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An opera about opera stripped down to its bones : Prokofiev’s ‘Love for Three Oranges’ has its Korean premiere

Aug 01,2017
“The Love for Three Oranges” had its Korean premiere on July 29 at the Music Tent of the Alpensia Resort in Pyeongchang County, Gangwon, as part of this year’s PyeongChang Music Festival & School. The festival runs until Aug. 6. [PYEONGCHANG MUSIC FESTIVAL & SCHOOL]
PYEONGCHANG COUNTY, Gangwon - “The Love for Three Oranges,” an opera by Russian composer Sergei Prokofiev (1891-1953), had its Korean premiere here on Saturday evening at the Alpensia Resort’s Music Tent as part of the 14th PyeongChang Music Festival & School. But instead of elaborate sets and dazzling costumes typically associated with opera, the show was a bare-bones version of Prokofiev’s seminal satire stripped down to its instrumentals and libretto.

It was, essentially, a concert version of the piece.

Packed on the stage were the renowned Mariinsky Orchestra from Saint Petersburg, Russia, and members of the National Chorus of Korea under maestro Zaurbek Gugkaev’s baton. Fourteen opera singers from Mariinsky Theatre played the characters in this intricate and fantastical farce.

For Korean operagoers who tend to enjoy the visual aspect of performance as much as the music, this no-frills concert version of a Russian opera, without the razzle-dazzle of onstage eye candy, stoked initial skepticism. But by the end of the performance, the audience gave it a standing ovation.

“The music was so powerful that costumes and a stage set were unnecessary,” said Kang Myung-won, 38, a resident of Seoul who had traveled nearly 80 miles for the festival. “Honestly, I was half-doubting whether a concert version of an opera would interest me, but I came to see it simply because I trust the artistic decision by the two artistic directors, Chung Myung-wha and Chung Kyung-wha. They wouldn’t include it in the repertoire if it wasn’t good.”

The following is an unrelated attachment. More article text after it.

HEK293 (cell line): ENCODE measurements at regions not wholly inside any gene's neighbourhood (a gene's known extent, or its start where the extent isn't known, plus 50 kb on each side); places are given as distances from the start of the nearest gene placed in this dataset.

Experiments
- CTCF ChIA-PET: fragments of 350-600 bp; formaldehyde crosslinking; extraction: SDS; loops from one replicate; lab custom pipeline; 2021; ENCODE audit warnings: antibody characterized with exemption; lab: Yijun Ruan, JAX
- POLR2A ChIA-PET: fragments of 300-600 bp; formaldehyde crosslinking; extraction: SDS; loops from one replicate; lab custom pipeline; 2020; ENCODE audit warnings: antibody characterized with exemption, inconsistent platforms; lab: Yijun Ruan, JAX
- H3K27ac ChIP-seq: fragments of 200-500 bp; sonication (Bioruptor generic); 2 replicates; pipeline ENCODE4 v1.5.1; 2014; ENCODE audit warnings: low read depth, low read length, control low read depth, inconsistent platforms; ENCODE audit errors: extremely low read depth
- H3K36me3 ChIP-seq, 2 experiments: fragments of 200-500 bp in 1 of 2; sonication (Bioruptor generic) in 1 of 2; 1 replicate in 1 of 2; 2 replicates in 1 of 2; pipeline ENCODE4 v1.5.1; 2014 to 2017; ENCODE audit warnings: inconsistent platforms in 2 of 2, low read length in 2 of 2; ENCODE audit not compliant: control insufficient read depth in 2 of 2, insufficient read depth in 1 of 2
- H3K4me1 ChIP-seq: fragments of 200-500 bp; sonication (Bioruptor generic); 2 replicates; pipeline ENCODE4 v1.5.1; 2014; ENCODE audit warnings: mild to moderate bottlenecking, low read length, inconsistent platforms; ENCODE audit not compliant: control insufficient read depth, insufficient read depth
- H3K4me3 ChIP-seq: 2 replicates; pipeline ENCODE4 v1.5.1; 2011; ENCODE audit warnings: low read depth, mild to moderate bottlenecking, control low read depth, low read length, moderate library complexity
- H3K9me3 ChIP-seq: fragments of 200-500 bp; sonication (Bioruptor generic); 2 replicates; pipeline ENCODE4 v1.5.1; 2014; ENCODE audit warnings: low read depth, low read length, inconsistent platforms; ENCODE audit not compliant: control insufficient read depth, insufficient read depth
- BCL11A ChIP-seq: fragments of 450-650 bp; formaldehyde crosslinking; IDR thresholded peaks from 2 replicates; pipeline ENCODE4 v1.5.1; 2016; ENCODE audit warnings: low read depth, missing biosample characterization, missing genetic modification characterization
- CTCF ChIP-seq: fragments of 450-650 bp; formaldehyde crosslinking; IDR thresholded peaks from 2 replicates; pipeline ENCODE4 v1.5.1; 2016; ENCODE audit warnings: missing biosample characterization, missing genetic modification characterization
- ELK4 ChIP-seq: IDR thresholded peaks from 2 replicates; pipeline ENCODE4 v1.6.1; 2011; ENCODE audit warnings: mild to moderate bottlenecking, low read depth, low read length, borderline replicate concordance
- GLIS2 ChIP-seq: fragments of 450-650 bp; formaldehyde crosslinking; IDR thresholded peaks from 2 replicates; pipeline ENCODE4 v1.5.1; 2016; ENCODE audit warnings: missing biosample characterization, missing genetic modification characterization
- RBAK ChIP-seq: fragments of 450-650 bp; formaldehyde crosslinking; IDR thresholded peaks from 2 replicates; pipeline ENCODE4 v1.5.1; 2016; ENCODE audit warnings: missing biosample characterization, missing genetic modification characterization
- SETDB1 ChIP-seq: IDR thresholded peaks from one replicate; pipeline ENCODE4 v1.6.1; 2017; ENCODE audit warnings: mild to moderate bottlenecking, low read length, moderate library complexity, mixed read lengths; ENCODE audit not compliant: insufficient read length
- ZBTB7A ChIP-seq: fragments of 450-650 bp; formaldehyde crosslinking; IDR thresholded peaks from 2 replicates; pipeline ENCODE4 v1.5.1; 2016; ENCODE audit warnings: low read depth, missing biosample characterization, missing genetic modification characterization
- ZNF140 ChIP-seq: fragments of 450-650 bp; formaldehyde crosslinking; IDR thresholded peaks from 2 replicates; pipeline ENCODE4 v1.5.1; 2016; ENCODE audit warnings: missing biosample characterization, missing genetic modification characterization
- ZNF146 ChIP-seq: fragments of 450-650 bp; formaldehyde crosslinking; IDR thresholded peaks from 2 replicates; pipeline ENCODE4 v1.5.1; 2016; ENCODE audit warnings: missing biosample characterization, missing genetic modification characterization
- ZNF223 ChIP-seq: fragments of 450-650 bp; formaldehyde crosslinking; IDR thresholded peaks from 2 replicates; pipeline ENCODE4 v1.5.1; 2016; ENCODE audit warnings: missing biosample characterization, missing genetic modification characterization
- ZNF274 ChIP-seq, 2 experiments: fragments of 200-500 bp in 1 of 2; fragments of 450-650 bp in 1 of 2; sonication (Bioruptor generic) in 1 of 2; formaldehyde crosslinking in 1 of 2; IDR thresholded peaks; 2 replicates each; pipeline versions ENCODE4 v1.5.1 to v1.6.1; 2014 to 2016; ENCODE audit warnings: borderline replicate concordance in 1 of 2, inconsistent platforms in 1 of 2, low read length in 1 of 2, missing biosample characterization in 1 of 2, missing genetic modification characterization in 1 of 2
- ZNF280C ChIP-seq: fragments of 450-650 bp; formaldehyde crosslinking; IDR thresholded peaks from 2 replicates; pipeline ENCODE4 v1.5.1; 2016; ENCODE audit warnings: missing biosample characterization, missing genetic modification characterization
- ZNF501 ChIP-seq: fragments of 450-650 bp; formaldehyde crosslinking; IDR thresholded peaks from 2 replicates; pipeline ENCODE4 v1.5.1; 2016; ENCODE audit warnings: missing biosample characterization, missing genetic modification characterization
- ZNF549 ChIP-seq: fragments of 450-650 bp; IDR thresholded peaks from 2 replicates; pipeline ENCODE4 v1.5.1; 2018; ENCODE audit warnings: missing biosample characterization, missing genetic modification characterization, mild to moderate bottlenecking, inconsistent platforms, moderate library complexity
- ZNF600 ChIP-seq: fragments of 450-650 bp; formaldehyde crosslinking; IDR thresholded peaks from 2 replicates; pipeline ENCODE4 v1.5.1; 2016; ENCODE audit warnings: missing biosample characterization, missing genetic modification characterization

Zaurbek Gugkaev [PYEONGCHANG MUSIC FESTIVAL & SCHOOL]
“The Love for Three Oranges” is based on a comedy by Italian playwright Carlo Gozzi, who in turn had adopted motifs from a fairy tale of the same name to “poke fun at some of his own century’s highbrow dramatists,” according to the organizers. Gozzi’s fantastical, bizarre and irreverent story is said to have immediately piqued Prokofiev’s curiosity after he read it, and he finished a draft of the libretto on the spot. Prokofiev’s version of the story, according to the organizers, was designed to “poke fun at all manner of Russian operatic cliches.”

The story opens in that all-too-familiar fairy-tale convention of “once upon a time” with a dying hypochondriac Prince who can only be cured through laughter. The King orders his jester, Truffaldino, to arrange entertainment for that purpose, but none of the acts are able to make the Prince laugh.

Ironically, it is a witch, Fata Morgana, who inadvertently makes the Prince laugh by accidently stumbling in front of him. As the Prince bursts into laughter, the witch becomes enraged and curses him with a passion for three oranges that he must seek to the ends of the earth. Inside the oranges are princesses, and the Prince falls in love with one of them. They encounter struggles along the way, but like any archetypal fairy tale, the Prince ends up marrying Princess Ninetta and they live happily ever after.

One of the reasons this bizarre opera has been able to win audiences’ hearts is its great music, according to Gugkaev, maestro of the Mariinsky Theatre.

“Prokofiev, like any great composer, didn’t exactly trust, or perhaps it’s not a matter of trust, but didn’t give his full reliance to text,” Gugkaev said. “Rather, he gave much of his power in the music so everything that happens in the text is not only doubled but is expressed in a different way in the music. A great amount of the story is conveyed through the music itself. So if you understand what the story is about briefly, all you have to do is just listen and enjoy it.”

Gugkaev, 31, spoke with the Korea JoongAng Daily on Friday, the eve of the Korean premiere of “The Love for Three Oranges.” Below are edited excerpts of the interview.

Violinist Chung Kyung-wha and pianist Stephen Kovacevich perform Brahms’ “Violin Sonata No. 1 in G Major, Op. 78” on Saturday at the Concert Hall of the Alpensia Resort in Pyeongchang County, Gangwon. [PYEONGCHANG MUSIC FESTIVAL & SCHOOL]
Q. Can you tell us more about the opera?

A.
The opera was written by Prokofiev before he was 30 years old. But it doesn’t feel like it was written by a young person. The choir is really actively used and it is divided into many groups, and the opera even begins with the choir pre-empting the events. The opera is more fun than it is dramatic and more lighthearted.